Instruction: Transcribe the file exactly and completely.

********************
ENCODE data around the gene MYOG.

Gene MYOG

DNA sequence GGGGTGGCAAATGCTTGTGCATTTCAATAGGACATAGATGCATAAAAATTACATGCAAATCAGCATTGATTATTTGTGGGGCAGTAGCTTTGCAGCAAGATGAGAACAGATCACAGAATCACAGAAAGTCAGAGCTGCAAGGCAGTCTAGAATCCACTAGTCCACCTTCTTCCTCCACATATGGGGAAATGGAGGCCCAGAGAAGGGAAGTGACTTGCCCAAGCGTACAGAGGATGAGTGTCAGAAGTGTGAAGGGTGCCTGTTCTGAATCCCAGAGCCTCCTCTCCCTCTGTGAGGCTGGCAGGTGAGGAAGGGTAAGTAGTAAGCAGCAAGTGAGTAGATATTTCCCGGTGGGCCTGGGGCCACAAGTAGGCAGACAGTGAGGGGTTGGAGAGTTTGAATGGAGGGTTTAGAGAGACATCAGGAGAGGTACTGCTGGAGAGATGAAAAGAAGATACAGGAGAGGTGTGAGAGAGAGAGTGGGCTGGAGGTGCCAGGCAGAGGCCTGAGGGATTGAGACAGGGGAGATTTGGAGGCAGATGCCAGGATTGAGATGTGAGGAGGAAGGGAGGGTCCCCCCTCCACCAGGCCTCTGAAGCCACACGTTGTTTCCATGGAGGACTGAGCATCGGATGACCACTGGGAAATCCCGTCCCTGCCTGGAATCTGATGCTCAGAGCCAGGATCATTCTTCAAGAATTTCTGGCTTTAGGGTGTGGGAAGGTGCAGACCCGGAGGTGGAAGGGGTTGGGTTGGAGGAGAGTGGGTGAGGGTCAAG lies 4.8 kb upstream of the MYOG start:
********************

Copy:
ENCODE data around the gene MYOG.

Gene MYOG

DNA sequence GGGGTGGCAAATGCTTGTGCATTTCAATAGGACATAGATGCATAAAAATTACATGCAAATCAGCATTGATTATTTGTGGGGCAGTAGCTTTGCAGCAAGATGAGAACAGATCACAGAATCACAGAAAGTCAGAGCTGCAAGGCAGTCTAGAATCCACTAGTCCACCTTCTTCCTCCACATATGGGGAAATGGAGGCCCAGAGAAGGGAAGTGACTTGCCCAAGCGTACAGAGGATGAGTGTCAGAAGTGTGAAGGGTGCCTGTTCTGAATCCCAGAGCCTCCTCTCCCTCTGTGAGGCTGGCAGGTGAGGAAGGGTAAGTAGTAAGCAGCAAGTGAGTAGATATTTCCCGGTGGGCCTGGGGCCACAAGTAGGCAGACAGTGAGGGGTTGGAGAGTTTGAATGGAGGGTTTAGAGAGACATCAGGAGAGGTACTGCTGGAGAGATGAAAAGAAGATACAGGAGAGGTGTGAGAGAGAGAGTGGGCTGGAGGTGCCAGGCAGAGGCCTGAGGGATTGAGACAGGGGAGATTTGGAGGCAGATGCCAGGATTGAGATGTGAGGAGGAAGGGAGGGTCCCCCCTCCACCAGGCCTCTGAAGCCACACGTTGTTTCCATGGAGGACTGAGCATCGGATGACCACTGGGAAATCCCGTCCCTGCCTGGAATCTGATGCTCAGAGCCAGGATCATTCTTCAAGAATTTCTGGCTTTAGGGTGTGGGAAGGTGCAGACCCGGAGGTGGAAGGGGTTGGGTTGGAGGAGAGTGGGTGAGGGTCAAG lies 4.8 kb upstream of the MYOG start: